VIDEO: Clinton helps dedicate boyhood home as national historic site

Former President Bill Clinton gives a speech Saturday during the dedication of his childhood home as a national park.

— Former President Bill Clinton returned to his childhood home Saturday, joining Secretary of the Interior Ken Salazar and U.S. Rep. Mike Ross to formally christen it as a national historic site.

The two-story white house with green trimming, located at 117 South Hervey St., served as a backdrop as Clinton shared some childhood memories, thanked his hometown supporters, accepted an honorary designation as a National Park Service ranger and offered a few jokes when a nearby passing train interrupted his speech.

Former President Bill Clinton returned to the home where he spent the first years of his life to dedicate it as a national historic site.

Clinton helps dedicate Hope home as historic site

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"The most important thing I can say to all of you today is 'thank you,'" Clinton told a crowd of about 350 people gathered in the home's backyard. "And I hope some of the good I got out of being here will be somehow communicated to the people who come."

The park is one of more than 30 presidential sites across the country, ranging from the White House itself to Mount Rushmore. It becomes the 394th national park.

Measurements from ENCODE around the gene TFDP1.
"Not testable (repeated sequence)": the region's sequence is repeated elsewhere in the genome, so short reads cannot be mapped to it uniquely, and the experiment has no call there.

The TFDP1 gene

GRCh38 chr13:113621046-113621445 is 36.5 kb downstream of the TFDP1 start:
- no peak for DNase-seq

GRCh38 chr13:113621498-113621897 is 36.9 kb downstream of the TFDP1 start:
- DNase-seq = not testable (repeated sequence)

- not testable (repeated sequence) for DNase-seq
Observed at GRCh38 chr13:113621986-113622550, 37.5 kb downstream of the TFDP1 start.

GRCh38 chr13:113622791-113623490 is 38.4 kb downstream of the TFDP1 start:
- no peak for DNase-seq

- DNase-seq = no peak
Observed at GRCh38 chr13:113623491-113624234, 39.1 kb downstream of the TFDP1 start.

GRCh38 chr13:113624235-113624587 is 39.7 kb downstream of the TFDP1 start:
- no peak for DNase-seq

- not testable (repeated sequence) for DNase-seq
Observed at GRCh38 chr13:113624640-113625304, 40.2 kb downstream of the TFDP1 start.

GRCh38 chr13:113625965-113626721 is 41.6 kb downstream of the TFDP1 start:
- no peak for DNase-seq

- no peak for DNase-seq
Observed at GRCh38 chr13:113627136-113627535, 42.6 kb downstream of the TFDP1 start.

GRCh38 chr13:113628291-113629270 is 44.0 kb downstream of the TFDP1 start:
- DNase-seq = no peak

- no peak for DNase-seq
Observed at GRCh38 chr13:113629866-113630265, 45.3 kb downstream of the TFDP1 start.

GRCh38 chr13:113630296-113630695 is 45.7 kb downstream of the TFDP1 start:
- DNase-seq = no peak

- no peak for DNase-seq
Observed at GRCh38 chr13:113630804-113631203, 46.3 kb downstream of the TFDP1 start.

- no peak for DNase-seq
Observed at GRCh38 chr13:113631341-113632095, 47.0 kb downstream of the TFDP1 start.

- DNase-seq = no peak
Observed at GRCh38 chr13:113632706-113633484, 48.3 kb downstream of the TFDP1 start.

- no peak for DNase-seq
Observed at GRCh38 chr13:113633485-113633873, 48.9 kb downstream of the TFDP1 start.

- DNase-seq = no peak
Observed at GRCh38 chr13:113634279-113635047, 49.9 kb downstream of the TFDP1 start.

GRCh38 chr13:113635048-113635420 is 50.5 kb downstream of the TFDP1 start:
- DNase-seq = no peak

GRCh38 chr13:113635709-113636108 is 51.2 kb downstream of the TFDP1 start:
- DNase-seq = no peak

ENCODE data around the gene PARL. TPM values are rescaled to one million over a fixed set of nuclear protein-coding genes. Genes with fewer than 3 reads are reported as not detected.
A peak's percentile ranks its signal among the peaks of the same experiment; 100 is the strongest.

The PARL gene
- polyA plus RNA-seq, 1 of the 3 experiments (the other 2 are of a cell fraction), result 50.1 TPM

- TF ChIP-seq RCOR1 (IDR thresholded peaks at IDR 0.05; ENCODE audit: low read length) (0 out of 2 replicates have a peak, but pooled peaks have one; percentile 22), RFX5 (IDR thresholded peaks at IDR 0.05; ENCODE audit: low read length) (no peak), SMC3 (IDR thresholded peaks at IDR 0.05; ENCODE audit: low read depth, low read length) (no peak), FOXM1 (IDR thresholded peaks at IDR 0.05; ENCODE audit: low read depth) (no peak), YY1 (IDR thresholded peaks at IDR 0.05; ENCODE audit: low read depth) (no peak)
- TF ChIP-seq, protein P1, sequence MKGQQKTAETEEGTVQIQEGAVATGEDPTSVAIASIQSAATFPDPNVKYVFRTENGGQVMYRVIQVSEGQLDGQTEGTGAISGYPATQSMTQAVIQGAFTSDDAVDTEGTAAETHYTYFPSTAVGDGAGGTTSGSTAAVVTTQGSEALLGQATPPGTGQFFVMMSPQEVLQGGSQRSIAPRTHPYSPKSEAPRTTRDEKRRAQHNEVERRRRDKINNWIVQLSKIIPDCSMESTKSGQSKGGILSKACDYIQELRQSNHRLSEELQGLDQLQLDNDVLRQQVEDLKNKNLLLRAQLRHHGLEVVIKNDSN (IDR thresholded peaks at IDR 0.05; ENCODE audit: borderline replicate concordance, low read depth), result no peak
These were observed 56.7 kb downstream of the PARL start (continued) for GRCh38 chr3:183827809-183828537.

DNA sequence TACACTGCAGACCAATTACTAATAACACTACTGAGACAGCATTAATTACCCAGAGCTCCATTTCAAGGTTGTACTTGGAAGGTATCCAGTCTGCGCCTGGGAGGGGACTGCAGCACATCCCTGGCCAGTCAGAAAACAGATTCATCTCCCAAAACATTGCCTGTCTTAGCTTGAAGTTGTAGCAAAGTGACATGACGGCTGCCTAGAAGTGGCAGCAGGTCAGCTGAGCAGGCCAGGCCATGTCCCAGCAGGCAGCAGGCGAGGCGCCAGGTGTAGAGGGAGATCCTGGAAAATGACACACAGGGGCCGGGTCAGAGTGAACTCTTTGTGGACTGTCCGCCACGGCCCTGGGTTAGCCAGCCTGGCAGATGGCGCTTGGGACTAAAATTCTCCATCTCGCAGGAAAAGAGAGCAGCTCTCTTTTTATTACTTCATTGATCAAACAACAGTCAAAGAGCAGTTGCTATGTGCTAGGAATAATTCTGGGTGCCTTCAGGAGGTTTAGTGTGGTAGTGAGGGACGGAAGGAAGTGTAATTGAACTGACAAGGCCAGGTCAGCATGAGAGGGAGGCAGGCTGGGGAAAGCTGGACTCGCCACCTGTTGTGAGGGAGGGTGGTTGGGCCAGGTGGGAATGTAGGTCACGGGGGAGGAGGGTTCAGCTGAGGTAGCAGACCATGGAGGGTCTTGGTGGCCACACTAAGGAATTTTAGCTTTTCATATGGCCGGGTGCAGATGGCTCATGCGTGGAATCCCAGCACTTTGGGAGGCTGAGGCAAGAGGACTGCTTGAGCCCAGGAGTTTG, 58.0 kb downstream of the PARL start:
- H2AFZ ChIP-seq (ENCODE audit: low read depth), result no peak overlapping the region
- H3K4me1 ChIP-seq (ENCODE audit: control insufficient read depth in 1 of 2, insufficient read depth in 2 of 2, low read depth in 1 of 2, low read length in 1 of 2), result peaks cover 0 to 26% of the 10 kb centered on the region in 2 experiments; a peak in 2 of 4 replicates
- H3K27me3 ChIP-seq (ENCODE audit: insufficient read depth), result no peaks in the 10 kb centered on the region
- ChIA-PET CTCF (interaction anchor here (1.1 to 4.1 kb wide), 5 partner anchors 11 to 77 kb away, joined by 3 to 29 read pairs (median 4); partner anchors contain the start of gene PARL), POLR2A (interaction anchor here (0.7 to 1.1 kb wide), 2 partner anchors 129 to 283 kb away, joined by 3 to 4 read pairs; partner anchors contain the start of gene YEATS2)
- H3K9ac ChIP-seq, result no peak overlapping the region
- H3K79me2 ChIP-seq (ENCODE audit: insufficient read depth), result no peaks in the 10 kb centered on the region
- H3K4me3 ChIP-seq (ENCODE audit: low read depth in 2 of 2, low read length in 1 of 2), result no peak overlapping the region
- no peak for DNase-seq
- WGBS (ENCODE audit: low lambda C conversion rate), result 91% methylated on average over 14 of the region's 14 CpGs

Clinton's boyhood home has been open to the public since 1997, but the park service took control of it late last year.

Clinton thanked Ross, who told the crowd he worked for 10 years to get the historic site designation passed through Congress. President Obama signed the bill making it such a site in 2009.

"Only in America can you go from living in a small white house at 117 South Hervey Street to residing in our nation's White House at 1600 Pennsylvania Avenue," Ross said in his remarks to the crowd. "It is a story that defines who we are as a people and as a nation. This house is where President Clinton grew up to become one of the most successful presidents in U.S. History."

Clinton credited his boyhood in small-town Hope with helping him become president, noting he grew up without a television and valued conversing with the people around him.

"The one thing I learned living here is that arithmetic and governance and the aspirations of ordinary people are way more important than anybody's ideology," Clinton said.